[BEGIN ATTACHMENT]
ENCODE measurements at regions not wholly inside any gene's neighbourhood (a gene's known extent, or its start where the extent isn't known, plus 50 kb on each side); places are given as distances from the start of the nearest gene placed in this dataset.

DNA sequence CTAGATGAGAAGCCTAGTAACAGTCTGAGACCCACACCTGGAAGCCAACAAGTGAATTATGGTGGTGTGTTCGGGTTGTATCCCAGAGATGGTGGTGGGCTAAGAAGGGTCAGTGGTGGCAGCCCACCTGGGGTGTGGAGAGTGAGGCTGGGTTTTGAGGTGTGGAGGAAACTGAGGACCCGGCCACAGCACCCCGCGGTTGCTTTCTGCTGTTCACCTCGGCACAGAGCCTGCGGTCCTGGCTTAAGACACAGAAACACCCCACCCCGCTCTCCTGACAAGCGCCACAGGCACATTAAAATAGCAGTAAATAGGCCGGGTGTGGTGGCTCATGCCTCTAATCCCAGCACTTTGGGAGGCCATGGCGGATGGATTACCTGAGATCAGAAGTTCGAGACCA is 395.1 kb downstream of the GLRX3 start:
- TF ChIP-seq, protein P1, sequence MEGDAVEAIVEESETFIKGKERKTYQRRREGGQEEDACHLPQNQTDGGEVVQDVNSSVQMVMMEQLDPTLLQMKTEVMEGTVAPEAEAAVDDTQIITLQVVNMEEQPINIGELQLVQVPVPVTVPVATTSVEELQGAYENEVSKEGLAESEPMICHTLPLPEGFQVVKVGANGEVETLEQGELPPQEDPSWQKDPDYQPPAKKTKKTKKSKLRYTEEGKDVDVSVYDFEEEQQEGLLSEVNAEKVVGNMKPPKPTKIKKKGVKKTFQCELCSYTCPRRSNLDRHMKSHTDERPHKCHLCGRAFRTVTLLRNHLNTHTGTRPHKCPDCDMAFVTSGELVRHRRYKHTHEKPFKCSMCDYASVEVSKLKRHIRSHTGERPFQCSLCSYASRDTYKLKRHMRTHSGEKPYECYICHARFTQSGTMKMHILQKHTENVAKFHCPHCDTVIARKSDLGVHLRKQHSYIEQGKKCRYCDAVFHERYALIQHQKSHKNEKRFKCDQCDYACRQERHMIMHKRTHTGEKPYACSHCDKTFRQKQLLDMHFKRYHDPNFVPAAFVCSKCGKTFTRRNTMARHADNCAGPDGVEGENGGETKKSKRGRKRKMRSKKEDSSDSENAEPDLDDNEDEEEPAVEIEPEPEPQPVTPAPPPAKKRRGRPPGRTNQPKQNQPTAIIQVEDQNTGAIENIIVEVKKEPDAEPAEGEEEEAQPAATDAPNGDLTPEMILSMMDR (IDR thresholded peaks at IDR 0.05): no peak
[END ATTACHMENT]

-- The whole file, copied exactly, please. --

ENCODE measurements at regions not wholly inside any gene's neighbourhood (a gene's known extent, or its start where the extent isn't known, plus 50 kb on each side); places are given as distances from the start of the nearest gene placed in this dataset.

DNA sequence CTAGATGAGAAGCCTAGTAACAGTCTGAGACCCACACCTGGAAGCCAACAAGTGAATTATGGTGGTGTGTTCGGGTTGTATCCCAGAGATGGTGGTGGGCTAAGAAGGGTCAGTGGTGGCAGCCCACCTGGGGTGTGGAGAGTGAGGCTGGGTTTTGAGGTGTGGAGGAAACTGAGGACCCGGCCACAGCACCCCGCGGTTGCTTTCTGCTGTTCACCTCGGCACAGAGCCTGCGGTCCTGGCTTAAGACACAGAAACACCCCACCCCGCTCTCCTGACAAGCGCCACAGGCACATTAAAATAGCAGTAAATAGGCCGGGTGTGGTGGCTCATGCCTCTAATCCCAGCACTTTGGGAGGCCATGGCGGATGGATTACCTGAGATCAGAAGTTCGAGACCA is 395.1 kb downstream of the GLRX3 start:
- TF ChIP-seq, protein P1, sequence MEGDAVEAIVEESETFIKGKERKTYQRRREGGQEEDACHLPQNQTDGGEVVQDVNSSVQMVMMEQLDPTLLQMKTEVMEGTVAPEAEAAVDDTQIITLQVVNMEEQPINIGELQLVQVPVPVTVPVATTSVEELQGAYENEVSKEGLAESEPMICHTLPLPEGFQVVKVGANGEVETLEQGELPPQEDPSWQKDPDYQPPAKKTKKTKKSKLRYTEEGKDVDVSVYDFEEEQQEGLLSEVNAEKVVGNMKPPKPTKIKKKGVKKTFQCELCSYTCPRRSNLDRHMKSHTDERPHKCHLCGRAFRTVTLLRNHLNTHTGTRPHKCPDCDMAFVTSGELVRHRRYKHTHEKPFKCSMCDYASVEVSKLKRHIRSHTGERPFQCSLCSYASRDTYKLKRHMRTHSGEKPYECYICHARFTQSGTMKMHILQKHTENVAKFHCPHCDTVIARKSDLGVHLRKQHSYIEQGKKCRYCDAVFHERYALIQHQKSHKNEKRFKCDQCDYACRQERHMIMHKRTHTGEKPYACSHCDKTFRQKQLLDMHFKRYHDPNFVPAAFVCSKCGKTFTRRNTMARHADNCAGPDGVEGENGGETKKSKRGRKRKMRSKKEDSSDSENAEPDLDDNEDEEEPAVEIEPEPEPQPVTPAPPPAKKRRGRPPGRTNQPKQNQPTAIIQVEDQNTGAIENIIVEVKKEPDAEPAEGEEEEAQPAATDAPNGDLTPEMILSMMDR (IDR thresholded peaks at IDR 0.05): no peak